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In Quack! Tales of Medical Fraud from the Museum of Questionable Medical Devices, curator Bob McCoy shares his collection of the hilarious, horrifying, and preposterous medical devices that have been foisted upon the public in their quest for good health. From the Prostate Gland Warmer to the Recto Rotor, from the Nose Straightener to the Wonder Electric Generator, these implements reveal the desperate measures taken by the public in their search for magic cures. With period advertisements, promotional literature, and gadget instructions, this book offers a wealth of past—and present—medical fraud. For instance, you'll learn about: Albert Abrams, the "King of Quackery," who believed that all that was needed from a patient for diagnosis was a drop of blood, a single hair, or even a handwriting sample as these would give off the unique "vibrations" of that individual. His theories were so popular that none other than Upton Sinclair promoted them in an article for Pearson's magazine. Wilhelm Reich, the groundbreaking psychiatrist who, in the latter portion of his storied career, discovered "Orgone"—the energy supposedly released during sexual orgasm. According to Reich, absorbing large quantities of Orgone through his Orgone Energy Accumulator would make a person healthier. Dr. Albert C. Geyser, whose Tricho machine for removing unwanted hair through x-ray depilitation resulted in thousands of women contracting hardened and wrinkled skin, receded gums, never-healing ulcerated sores, tumors, and, of course, cancer. And if you think quackery is a thing of a past, a sampling of late night television commercials advertising everything from fat burners to magnetic and/or copper pain relievers will cure you of that notion. In fact, in the mid-1990s, a product called "The Stimulator" was advertised on television as a "cure" for pain, menstrual problems, arthritis, and carpal tunnel syndrome. The commercial—featuring Evel Knievel as its spokesperson—was so effective that over 800,000 Stimulators were sold for $88.30 before the FDA shut the company down. Still, the owners made quite a hefty profit on what was simply a one dollar gas grill igniter!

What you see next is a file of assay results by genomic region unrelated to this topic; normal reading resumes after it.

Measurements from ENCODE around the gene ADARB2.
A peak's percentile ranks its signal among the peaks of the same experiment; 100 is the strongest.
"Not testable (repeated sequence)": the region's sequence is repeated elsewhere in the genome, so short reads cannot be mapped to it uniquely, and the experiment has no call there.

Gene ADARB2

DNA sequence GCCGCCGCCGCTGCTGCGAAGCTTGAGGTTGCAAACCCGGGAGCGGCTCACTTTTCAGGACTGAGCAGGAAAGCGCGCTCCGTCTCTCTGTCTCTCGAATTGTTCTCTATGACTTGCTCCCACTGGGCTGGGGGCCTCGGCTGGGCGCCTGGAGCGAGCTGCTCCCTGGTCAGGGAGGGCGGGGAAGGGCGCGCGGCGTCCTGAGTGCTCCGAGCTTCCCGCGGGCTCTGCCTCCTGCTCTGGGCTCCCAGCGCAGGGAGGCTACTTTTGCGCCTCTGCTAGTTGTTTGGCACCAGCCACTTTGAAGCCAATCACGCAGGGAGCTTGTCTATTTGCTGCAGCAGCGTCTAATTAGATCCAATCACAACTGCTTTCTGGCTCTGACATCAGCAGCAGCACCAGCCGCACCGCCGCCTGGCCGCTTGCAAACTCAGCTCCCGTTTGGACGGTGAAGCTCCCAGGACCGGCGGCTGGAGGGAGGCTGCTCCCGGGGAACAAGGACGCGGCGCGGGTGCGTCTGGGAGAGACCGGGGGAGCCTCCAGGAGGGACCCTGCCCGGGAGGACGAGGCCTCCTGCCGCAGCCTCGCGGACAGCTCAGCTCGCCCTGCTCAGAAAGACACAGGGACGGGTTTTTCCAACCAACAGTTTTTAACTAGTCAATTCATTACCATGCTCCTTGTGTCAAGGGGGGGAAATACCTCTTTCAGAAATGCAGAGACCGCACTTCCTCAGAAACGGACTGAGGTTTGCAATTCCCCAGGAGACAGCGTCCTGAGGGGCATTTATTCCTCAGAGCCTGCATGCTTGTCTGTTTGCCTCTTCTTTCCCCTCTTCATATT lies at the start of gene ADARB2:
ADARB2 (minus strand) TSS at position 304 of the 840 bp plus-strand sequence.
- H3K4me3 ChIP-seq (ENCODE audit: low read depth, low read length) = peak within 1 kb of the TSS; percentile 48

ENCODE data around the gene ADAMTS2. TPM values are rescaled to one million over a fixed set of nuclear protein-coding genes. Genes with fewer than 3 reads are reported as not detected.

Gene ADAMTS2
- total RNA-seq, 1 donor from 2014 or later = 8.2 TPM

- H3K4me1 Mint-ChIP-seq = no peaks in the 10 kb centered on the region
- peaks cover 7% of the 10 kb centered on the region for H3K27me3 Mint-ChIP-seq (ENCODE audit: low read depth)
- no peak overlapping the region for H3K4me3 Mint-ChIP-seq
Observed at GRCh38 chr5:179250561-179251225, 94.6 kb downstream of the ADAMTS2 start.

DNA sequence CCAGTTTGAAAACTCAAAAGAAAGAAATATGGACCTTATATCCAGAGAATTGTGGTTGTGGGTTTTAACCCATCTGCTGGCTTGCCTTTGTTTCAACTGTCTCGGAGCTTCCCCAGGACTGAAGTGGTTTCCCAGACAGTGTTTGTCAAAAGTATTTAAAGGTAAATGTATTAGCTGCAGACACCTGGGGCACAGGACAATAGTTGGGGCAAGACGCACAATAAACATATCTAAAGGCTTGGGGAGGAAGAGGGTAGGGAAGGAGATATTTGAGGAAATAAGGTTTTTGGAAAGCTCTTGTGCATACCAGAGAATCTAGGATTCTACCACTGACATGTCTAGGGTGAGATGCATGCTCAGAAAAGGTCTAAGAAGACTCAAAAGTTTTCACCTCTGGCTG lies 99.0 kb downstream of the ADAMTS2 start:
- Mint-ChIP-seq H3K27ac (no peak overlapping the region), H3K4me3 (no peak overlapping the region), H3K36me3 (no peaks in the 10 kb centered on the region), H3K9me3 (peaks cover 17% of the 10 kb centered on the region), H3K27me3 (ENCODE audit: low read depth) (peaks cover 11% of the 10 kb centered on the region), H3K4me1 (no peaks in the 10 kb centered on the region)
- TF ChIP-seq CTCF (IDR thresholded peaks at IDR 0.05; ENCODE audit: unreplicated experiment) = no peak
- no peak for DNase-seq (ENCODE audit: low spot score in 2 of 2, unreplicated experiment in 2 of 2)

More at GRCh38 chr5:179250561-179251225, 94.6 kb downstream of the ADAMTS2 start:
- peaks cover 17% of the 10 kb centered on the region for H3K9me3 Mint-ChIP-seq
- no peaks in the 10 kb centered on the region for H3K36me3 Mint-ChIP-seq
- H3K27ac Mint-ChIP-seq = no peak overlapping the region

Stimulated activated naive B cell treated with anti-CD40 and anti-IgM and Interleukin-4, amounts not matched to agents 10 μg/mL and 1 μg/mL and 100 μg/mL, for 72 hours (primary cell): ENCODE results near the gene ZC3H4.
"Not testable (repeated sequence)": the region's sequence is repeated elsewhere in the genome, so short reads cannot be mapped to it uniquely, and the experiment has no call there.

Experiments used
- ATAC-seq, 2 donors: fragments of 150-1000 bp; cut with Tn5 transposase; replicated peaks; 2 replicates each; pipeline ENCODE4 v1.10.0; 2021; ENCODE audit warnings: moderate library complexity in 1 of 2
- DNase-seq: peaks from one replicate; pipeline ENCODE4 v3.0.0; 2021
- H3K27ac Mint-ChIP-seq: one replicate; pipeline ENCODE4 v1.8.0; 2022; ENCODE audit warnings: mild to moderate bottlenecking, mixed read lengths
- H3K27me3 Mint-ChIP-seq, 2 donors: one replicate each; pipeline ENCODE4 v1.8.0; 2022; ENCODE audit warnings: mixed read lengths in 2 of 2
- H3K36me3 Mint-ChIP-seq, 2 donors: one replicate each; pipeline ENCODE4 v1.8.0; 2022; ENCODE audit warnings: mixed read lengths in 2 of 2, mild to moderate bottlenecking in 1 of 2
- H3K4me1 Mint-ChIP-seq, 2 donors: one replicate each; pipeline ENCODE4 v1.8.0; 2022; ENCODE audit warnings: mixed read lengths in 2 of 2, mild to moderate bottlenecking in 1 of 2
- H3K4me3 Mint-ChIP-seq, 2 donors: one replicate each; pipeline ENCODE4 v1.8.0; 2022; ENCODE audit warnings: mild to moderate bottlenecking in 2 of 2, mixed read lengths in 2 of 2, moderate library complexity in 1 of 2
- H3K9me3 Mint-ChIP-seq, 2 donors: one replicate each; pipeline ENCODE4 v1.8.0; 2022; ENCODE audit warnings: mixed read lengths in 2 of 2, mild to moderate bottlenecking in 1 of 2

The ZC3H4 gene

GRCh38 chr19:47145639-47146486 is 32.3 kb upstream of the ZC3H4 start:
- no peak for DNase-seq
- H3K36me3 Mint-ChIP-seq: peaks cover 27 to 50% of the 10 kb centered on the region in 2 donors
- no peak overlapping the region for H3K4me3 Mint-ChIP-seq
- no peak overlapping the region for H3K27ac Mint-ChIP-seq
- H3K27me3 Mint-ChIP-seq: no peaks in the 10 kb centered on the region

Hollywood Hex

Hollywood Hex Author Mikita Brottman
ISBN-10 STANFORD:36105021739656
Release 1999
Pages 201
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A unique addition to the scant literature which examines those films that have in one way or another been associated with death. Starting with the earliest Hollywood suicides and jinxed movies, to the death cult of James Dean, to links with Charles Manson, Satanic churches, snuff culture and mass murders, plus the mysterious death of Bruce Lee, and the equally strange demise of his son Brandon, HOLLYWOOD HEX discloses the dark enigmatic connections between cinematic narratives and human catastrophe, forming a psuchogeographic study of this fascinating Dream factory.



Bleeding Blue and Gray

Bleeding Blue and Gray Author Ira M. Rutkow
ISBN-10 0811716724
Release 2015-11-01
Pages 320
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This landmark history charts the practice and progress of American medicine during the Civil War and retells the story of the war through the care given the wounded.



Blood

Blood Author Douglas Starr
ISBN-10 9780307823564
Release 2012-09-05
Pages 464